Author Topic: Component lay out on ESU micro select  (Read 707 times)

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Onizukachan

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Re: Component lay out on ESU micro select
« Reply #15 on: May 03, 2019, 02:22:51 AM »
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I will add,  cone type speakers can short the tinsel leads at high excursion. Rare, but possible, and since it is the second time...
You might want to connect a multimeter to the speaker itself (in situ if possible ) and gently move the cone back and forth, while monitoring impedance for a short.

woodone

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Re: Component lay out on ESU micro select
« Reply #16 on: May 04, 2019, 11:33:43 AM »
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Yes, that is the component that has the damage. The speaker is a 15MM speaker, 8 ohm, 0.5 watt and a frequency range of 400 Hz-20 Hz. The speaker is still good. Has I have replaced the decoder and ever thing is working now.
Maybe I should turn the volume down?

peteski

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Re: Component lay out on ESU micro select
« Reply #17 on: May 04, 2019, 11:45:38 AM »
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Yes, that is the component that has the damage. The speaker is a 15MM speaker, 8 ohm, 0.5 watt and a frequency range of 400 Hz-20 Hz. The speaker is still good. Has I have replaced the decoder and ever thing is working now.
Maybe I should turn the volume down?

I would have difficult time believing that too high of a volume would have blown the audio amp, especially with 8 ohm speaker (since the amp can handle speakers down to 4 ohms).  But short between any speaker wires and live chassis, or short between the speaker leads themselves would blow the the amp.

Onizukachan does have a point that there might be a possibility that the high excursion of the speaker cone (due to high volume of sound) might cause short of the wires which connect the speaker terminals to the voice coil (I don't think tinsel leads are used in such small speaker - it is probably just the same thin wire used in the voice coil windings).  But that is also doubtful as the speaker's "basket" is usually plastic (not metal).  Do you think the volume was up too high?  The amp is definitely rated for a higher power than the speaker can handle.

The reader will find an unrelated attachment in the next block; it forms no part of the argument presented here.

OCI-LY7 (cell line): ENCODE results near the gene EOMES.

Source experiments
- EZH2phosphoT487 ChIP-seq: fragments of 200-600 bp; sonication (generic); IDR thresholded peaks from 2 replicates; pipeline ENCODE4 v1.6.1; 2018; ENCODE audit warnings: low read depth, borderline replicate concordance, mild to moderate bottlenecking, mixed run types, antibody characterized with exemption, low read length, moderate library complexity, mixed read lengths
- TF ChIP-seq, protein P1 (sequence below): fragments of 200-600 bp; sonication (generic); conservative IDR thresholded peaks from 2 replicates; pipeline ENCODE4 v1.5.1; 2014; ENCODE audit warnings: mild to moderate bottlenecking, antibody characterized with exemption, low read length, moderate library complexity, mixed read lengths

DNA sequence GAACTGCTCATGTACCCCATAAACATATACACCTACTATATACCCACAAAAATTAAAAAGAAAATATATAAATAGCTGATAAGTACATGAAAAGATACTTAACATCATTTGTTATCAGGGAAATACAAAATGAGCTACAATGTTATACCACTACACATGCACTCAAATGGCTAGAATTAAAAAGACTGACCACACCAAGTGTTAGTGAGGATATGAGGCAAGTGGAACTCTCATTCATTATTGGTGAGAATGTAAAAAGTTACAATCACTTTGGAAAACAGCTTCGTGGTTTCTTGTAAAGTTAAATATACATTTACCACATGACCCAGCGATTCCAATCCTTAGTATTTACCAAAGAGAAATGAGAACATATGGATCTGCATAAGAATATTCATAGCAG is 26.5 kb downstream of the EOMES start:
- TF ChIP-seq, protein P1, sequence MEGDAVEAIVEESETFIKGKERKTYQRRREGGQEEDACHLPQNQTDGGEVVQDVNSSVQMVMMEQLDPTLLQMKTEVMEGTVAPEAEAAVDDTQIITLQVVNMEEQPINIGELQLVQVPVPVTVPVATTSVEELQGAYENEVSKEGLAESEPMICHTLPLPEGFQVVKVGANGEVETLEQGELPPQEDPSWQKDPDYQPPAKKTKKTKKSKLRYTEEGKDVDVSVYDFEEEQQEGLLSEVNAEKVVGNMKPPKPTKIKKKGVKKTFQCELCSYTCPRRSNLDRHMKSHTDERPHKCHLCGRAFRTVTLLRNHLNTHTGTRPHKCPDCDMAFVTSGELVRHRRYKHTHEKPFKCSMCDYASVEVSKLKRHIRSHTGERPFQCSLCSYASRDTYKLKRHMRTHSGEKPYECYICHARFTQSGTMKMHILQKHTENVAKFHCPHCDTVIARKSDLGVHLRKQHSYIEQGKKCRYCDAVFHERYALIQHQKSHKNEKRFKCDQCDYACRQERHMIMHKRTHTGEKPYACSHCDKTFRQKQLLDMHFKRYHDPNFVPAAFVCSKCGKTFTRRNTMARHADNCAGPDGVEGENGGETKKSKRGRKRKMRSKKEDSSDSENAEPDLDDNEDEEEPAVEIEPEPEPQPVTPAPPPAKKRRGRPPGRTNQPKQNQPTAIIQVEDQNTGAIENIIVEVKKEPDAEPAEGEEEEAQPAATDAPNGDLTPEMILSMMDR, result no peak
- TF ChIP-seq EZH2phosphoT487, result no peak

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Point353

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Re: Component lay out on ESU micro select
« Reply #18 on: May 04, 2019, 12:49:52 PM »
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I would have difficult time believing that too high of a volume would have blown the audio amp, especially with 8 ohm speaker (since the amp can handle speakers down to 4 ohms).  But short between any speaker wires and live chassis, or short between the speaker leads themselves would blow the the amp.
It would be interesting to know which IC is being used for the speaker amp.
Some of the latest speaker amps include not only built-in protection for the amp itself but also adjustable limits to avoid over-driving the speaker.

reinhardtjh

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Re: Component lay out on ESU micro select
« Reply #19 on: May 04, 2019, 01:15:50 PM »
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It would be interesting to know which IC is being used for the speaker amp.
Some of the latest speaker amps include not only built-in protection for the amp itself but also adjustable limits to avoid over-driving the speaker.

Probably not the case as ESU admits and warns in it's manuals that shorting the speaker output will blow the amp and have to be sent in for repair/replacement.  Maybe the V5 though...

ESU does state that the motor outputs are protected against over current/shorting and will shut down (usually) without damage, but not the sound amp.
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woodone

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Re: Component lay out on ESU micro select
« Reply #20 on: May 04, 2019, 03:49:45 PM »
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this speaker is mounted in a metal frame. The two magnet wires are attached to a very small PC board, this is also where you attach the speaker wires coming from the decoder. Has I stated in an earlier post, the wires go through a small hole in the frame. These wires are held in place with a caulking material that has insulating abilities. I also used the caulking to cover the PC connections on the speaker because this speaker is mounted into a blind hole in the metal frame. I see no way that a speaker wire could have shorted to the frame or to each other. I have done a bunch of F3/7s the same way with out any problems. One thing that I always check is to see if I might have a speaker wire touching the frame by touching one speaker to a meter and to the frame to check for any conductive. I do that before I solder the speaker wires to the speaker.